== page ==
Let’s not beat around the bush about it; the answer is YES. Cannabis can put a stop to the painkillers and opioid crisis, and one more state or country joining in on the cannabis legalization movement is one step closer to solving the problem.
There have been studies to support this claim.
A 2014 study published on the Journal of the American Medical Association found that in every state where medical cannabis has been legalized (from 1999 to 2010), the number of deaths related to opioid overdose dropped by 25 percent.
According to the JAMA study’s co-author, Colleen Barry, the difference is “striking.” She noted that this trend became visible in all the legalized states a year after they have legalized medical cannabis.
The JAMA study suggests that the ability of patients who are suffering from chronic pain to supplement or substitute their conventional pain-relief medications with cannabis also allow them to take smaller, if not zero, doses of these prescription painkillers, making it less likely for them to experience an overdose.
Another study, published in July 2016 on Health Affairs journal, found that doctors in states with legal medical cannabis prescribed 1,800 fewer prescription painkillers for patients annually.
Yet another study conducted by researchers at the University of California- San Diego found that hospitalization rates among patients who are suffering from painkiller addiction dropped 23 percent on average in states that offered cannabis. Cases of opioid overdose at hospitals in legalized states also saw a 13 percent decrease.
The University of California study, which involved analyzing hospital records in 27 states (nine of which were legalized states) from the years 1997 to 2014, stated that its findings prove that fears about cannabis increasing the number of hospitalizations were unsubstantiated. The study was released in the Drug and Alcohol Dependence report.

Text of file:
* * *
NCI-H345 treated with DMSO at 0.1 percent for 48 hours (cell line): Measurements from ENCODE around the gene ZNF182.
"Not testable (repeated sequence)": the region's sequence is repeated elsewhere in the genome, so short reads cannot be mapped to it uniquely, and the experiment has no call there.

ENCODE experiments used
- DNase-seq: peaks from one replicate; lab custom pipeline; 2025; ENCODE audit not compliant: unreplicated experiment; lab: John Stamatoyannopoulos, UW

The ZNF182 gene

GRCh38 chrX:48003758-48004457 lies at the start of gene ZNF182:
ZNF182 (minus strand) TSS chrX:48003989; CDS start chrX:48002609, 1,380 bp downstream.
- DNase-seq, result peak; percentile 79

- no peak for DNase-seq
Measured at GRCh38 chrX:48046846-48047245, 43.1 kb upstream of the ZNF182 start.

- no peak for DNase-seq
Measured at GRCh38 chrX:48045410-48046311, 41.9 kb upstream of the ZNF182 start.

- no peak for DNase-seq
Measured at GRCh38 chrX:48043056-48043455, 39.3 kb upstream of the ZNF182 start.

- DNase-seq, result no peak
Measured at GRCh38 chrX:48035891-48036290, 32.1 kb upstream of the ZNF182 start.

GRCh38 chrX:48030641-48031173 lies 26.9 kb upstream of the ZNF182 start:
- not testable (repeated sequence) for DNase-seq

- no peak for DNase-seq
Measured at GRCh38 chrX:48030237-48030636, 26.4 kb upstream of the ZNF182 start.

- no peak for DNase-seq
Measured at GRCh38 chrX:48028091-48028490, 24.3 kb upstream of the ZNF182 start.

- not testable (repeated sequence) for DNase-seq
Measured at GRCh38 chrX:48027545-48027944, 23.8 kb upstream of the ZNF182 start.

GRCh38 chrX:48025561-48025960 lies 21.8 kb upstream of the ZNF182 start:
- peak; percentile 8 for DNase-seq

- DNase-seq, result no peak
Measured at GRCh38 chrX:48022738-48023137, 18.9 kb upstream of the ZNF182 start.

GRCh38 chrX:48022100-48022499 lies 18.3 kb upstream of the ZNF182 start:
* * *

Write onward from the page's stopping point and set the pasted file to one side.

These studies also prove that U.S. Attorney General Jeff Sessions was wrong when he said that the opioid crisis cannot be solved by legalizing cannabis. He said he found claims that cannabis can curb opioid addiction “astonishing.”
Cannabis, which is still classified by the federal government as a Schedule I substance, has not yet been linked to any case of fatal overdose. Meanwhile, opioid painkillers such as hydrocodone (Vicodin), oxycodone (OxyContin), methadone, and fentanyl are classified as Schedule II substances.
What’s this opioid epidemic in the first place?
According to data from the U.S. Centers for Disease Control, more than 33,000 Americans died from opioid-related overdose in 2015.
The opioid crisis, according to reports, was sparked when sales of prescription painkillers quadrupled in number since 1999. Current numbers show that the epidemic kills around 91 Americans a day.
The Obama administration, in 2011, released a white paper that described its plan to deal the opioid epidemic. The administration’s concerns about accidental opioid overdose and addiction were echoed by many government and medical advisory groups from other parts of the world. As of 2015, all states (except for one) have set up prescription drug monitoring programs to allow doctors and pharmacists to access a patient’s prescription history so they could identify a high-risk patient. But in a 2015 survey, it was found that only 53 percent of doctors made use of these programs, while 22 percent were not even aware that such programs exist and are available to them.
As a result, in 2016, the Centers for Disease Control and Prevention established and published a new guideline for prescribing opioids for chronic pain. This guideline recommends that opioids be used only when the benefits of opioid medication – especially in pain management – are expected to outweigh its risks. The guideline also states that opioids be used at the lowest effective dosage and that using these meds must be avoided whenever possible.
In August 2017, U.S. President Donald Trump declared the opioid epidemic a national public health emergency.